Bengaluru may soon earn city-that-never-sleeps tag2 min read . Updated: 07 Jan 2021, 06:07 AM IST
- The Karnataka state government is working to keep establishments open 24X7
India’s tech capital may soon become a round-the-clock city, a challenging mission while the covid-19 pandemic continues to impact lives but one with the potential to boost the country’s untapped night economy.
The Karnataka government is working on implementing a recent order that allows shops, restaurants, malls, and other establishments that come under the Karnataka Shops and Commercial Establishment Act, 1961, to remain open 24X7 to help generate employment and revive its sagging economy.
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Establishments that serve alcohol, however, are not covered under this order and will have to follow deadlines as before.
Bengaluru, home to more than 10 million people, including a substantial millennial population that works in tech startups and the IT sector, is the main target location.
The transition, however, may be challenging as the southern city’s dreams of becoming a global city are hobbled by a crumbling public, security and transport infrastructure, and unplanned growth.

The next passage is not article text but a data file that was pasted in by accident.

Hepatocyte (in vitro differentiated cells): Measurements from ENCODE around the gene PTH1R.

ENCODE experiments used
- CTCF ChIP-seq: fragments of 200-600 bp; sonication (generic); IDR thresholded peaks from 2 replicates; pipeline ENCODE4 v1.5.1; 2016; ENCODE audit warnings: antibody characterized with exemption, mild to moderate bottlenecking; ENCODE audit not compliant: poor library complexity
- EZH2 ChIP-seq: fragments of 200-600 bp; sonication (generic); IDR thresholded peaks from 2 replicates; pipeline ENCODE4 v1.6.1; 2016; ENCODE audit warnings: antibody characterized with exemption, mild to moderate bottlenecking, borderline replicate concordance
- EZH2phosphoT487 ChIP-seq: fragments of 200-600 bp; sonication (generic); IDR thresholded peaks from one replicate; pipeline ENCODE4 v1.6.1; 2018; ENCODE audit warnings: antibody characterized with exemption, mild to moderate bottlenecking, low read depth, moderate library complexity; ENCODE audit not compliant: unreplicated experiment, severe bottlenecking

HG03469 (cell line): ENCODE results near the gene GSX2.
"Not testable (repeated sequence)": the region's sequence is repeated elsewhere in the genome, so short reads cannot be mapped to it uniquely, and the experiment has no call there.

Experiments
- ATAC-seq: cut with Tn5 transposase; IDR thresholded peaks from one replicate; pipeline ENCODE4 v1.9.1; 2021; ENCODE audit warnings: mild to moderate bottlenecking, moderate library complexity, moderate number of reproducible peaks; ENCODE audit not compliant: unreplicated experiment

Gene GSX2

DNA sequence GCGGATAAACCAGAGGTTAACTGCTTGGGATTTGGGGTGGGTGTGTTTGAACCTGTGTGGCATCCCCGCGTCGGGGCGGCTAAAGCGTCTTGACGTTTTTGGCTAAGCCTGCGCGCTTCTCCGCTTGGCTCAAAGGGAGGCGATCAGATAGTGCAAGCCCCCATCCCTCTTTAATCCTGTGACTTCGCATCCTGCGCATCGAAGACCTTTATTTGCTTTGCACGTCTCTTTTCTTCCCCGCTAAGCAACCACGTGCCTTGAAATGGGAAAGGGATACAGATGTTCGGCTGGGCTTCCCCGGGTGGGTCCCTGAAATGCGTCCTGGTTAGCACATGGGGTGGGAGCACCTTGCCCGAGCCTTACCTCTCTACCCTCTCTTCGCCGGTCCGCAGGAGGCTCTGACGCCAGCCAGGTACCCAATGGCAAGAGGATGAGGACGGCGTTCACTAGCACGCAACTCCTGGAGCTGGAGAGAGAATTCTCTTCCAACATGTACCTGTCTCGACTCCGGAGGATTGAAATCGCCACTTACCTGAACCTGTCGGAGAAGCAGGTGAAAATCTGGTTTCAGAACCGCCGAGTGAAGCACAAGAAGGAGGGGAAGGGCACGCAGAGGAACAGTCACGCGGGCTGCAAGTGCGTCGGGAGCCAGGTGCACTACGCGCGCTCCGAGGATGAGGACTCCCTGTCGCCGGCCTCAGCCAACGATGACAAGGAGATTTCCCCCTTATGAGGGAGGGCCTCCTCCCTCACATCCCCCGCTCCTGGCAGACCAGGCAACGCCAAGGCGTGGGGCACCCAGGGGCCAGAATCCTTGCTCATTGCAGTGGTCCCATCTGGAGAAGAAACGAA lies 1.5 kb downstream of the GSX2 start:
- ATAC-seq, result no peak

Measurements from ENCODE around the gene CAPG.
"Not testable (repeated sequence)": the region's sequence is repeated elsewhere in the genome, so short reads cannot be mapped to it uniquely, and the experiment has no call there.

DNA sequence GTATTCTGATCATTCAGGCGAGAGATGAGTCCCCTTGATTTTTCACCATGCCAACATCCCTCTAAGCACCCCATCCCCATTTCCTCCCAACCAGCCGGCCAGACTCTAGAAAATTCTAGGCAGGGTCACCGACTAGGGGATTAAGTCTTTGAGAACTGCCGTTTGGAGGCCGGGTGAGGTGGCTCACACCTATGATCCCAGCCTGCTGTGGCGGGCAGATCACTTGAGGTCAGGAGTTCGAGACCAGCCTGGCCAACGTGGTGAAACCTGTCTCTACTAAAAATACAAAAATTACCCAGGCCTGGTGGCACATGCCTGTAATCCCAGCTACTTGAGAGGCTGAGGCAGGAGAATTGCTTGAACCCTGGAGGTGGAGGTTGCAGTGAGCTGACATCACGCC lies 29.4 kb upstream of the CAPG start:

“In such a situation (pandemic), there isn’t much use. We can do it occasionally but customers rarely come around these times. Such a proposal should also be supported by keeping public transport and government offices open 24X7," Chandrashekar Hebbar, the president of the Karnataka Pradesh Hotel and Restaurants’ Association, said.
The association is expected to meet the chief minister next week to present its views.
“This is a progressive move and helps unlock growth in the economy. Once the permissions are given, infrastructure creation also follows as we have seen earlier when deadlines were extended from 11pm to 1am in several cities," Anurag Katriar, president of the National Restaurants Association of India, said.
Restaurants such as Hotel Empire, one of the few that remain open till about 1.30am, are holding a board meeting later this month to see if they will stay open all night.
“Policing anyway is round-the-clock and if we see any localities that have such places who want to remain open 24X7, we will augment our resources based on this." Praveen Sood, Karnataka’s director general of police, said.
The covid-19 crisis has worsened matters with people used to home deliveries of food and groceries and fearful of stepping out. The metro does not operate beyond 11.30pm.
“The night-time economy unlocks new demand. It opens up retail and transport and growth would come from that," said Nitin Pai, co-founder and director of Takshashila Institution, an independent centre for research and education in public policy.
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